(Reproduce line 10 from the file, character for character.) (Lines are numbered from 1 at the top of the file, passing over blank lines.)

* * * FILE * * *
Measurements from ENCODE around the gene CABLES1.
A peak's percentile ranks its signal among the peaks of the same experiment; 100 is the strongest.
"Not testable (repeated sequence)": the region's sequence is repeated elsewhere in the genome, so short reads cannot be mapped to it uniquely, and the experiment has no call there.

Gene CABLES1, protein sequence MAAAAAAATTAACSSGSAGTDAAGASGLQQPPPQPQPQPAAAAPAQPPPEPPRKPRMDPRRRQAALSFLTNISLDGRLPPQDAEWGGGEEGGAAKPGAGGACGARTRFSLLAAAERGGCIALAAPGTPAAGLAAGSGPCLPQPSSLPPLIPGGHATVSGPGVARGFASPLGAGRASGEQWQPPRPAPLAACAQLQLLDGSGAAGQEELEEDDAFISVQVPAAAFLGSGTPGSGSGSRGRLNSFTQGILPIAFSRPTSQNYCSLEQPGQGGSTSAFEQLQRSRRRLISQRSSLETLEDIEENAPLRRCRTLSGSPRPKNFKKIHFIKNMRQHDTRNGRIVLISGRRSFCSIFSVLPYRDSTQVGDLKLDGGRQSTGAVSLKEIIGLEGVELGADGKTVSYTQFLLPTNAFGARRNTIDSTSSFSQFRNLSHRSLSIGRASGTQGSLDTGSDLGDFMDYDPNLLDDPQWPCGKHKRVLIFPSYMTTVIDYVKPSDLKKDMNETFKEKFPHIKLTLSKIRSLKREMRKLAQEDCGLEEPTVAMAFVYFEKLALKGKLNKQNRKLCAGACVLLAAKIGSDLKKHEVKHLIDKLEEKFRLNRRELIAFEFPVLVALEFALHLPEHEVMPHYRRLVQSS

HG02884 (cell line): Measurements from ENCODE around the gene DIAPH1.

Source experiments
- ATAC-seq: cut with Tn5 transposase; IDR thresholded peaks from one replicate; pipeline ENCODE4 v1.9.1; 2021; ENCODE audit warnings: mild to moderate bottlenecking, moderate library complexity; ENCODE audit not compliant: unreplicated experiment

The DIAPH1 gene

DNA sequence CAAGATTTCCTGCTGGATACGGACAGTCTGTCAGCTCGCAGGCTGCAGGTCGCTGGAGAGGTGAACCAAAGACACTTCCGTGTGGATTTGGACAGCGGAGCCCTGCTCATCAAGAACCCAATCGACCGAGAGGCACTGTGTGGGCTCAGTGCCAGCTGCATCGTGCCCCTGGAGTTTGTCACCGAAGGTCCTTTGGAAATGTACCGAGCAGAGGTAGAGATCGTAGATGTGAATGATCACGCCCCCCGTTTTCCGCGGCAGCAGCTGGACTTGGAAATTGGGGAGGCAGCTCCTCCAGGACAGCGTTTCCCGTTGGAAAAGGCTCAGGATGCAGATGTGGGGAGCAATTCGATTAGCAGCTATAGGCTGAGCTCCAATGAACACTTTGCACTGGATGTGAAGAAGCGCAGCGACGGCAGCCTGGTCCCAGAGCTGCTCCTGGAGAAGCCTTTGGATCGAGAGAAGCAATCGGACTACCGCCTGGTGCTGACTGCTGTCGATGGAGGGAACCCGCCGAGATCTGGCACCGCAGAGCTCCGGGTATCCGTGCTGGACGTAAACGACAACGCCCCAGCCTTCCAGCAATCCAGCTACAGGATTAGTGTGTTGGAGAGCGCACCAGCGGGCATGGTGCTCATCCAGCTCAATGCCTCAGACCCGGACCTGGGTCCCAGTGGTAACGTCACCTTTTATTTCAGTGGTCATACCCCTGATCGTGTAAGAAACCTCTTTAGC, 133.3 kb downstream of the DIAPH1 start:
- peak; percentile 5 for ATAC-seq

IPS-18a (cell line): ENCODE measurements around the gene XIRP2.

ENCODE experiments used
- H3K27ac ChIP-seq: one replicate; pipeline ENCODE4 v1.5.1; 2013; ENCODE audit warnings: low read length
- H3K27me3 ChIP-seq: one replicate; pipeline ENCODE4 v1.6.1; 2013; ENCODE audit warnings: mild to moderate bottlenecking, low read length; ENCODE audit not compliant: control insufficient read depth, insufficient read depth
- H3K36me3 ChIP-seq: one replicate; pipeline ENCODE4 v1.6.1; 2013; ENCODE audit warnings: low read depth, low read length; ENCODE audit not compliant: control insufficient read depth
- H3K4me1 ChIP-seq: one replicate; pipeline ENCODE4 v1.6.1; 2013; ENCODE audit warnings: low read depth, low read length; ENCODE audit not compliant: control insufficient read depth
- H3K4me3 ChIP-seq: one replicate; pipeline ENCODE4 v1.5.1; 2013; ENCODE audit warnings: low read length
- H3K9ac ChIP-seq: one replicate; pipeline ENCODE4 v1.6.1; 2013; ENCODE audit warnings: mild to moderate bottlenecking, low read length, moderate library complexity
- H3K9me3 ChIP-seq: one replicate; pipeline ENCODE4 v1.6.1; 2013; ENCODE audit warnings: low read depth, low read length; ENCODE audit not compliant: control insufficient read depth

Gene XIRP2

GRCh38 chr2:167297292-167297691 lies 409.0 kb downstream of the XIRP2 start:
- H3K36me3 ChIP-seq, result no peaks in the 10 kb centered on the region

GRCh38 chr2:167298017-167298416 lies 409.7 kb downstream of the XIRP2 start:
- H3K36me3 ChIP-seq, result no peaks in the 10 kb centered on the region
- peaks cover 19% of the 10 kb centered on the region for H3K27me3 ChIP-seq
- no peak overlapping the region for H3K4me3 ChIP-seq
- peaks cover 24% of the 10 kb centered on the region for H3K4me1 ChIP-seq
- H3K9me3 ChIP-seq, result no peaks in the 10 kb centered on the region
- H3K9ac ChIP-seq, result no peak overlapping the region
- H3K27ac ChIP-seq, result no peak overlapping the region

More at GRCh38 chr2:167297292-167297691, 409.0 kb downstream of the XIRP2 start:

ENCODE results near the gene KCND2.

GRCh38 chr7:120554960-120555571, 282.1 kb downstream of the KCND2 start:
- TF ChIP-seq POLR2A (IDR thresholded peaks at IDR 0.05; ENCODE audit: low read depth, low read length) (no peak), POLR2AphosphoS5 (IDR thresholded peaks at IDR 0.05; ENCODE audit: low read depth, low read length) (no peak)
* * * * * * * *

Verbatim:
- peak; percentile 5 for ATAC-seq